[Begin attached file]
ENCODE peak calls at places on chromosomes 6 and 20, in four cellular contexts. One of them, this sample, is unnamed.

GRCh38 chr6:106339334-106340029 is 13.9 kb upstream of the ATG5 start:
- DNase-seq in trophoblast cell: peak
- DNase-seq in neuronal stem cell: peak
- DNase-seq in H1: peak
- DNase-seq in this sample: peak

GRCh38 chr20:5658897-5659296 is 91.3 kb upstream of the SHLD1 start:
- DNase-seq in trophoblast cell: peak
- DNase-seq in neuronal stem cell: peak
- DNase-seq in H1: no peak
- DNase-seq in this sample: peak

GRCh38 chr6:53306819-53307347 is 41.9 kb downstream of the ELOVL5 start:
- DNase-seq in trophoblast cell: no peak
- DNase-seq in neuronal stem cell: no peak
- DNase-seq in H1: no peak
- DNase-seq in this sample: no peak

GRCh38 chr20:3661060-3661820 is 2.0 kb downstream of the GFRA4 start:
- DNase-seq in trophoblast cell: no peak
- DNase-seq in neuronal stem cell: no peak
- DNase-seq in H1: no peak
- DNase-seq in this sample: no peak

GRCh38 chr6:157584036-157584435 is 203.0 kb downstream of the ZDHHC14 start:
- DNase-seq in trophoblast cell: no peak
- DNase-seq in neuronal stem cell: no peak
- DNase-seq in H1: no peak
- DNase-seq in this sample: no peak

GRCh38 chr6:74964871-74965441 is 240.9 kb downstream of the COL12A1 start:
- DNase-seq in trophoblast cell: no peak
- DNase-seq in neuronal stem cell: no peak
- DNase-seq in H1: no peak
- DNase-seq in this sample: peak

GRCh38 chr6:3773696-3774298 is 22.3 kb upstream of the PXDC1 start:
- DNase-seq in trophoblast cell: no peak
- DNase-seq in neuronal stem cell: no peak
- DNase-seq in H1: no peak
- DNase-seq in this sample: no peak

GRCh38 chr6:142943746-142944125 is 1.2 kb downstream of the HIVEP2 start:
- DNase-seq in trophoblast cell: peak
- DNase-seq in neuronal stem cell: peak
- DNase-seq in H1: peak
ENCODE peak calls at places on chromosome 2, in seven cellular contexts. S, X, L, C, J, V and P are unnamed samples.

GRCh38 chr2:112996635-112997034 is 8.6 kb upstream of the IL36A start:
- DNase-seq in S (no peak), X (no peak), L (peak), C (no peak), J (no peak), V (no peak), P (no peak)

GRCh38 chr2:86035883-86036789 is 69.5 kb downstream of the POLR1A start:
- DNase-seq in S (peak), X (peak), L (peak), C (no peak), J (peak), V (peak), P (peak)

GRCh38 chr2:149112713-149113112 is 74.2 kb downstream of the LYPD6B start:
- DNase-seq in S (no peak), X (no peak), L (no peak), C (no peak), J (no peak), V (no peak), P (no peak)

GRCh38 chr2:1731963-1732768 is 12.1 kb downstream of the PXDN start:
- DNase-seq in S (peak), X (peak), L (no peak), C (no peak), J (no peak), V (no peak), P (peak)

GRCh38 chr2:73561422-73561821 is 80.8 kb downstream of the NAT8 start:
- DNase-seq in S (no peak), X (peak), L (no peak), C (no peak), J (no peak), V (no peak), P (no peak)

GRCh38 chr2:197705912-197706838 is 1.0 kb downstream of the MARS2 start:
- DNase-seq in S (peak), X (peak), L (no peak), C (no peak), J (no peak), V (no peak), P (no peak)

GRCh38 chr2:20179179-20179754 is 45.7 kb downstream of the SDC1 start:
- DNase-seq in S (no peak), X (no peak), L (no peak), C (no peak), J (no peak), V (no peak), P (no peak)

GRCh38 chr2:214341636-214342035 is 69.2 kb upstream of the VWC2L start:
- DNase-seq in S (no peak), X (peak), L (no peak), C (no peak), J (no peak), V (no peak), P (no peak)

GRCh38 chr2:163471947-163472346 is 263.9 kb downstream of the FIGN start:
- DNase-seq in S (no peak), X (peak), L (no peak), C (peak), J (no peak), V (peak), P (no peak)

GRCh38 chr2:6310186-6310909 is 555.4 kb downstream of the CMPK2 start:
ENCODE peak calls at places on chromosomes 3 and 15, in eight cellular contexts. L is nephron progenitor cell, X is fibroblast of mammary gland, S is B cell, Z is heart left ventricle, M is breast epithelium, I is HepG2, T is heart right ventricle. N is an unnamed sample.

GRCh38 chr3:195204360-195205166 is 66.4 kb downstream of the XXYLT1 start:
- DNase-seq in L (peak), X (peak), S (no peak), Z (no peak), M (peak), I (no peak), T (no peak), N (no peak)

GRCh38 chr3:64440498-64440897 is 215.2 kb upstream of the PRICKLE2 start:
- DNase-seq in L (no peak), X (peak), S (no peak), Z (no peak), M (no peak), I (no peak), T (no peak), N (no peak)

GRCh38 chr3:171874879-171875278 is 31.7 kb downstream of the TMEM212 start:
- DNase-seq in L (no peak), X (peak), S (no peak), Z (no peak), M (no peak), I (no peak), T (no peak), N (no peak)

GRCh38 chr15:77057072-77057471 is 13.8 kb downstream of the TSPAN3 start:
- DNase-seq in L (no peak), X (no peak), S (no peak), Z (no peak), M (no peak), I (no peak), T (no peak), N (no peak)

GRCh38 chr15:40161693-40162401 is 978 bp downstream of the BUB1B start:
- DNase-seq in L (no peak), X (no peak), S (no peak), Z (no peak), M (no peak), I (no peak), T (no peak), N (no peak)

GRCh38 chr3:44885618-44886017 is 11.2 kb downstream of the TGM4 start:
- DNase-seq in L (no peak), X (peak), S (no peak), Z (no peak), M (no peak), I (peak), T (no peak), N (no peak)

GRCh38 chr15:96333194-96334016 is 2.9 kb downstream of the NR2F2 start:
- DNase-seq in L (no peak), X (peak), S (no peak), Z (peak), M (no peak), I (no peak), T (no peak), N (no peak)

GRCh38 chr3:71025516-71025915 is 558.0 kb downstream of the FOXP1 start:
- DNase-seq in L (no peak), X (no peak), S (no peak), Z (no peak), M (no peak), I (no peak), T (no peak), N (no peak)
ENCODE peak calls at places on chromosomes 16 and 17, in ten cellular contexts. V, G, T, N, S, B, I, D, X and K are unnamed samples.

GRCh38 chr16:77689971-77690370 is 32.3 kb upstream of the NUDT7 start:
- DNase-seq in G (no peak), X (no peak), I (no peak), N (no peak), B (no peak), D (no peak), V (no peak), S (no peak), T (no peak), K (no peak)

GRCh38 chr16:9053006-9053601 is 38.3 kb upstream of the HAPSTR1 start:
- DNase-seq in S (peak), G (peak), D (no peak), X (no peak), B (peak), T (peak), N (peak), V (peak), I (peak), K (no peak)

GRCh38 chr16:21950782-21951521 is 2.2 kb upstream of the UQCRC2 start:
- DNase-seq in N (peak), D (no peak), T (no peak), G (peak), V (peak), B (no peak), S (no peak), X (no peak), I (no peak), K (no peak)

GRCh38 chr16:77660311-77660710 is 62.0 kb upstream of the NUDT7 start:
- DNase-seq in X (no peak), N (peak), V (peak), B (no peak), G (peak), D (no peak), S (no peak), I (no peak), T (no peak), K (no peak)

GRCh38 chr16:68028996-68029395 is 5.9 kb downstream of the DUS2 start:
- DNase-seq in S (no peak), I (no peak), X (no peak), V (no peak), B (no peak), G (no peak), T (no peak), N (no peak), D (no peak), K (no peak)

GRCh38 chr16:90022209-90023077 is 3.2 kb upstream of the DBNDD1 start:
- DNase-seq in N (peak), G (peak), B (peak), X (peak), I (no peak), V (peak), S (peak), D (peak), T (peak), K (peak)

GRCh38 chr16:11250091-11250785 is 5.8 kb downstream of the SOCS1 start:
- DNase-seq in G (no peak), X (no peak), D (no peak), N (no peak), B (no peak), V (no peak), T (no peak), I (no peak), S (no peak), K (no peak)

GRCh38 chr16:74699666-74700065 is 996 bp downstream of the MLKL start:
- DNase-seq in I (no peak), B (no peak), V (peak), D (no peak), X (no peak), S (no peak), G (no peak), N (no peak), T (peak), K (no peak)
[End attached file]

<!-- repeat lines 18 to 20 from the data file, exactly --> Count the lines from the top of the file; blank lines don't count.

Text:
- DNase-seq in trophoblast cell: no peak
- DNase-seq in neuronal stem cell: no peak
- DNase-seq in H1: no peak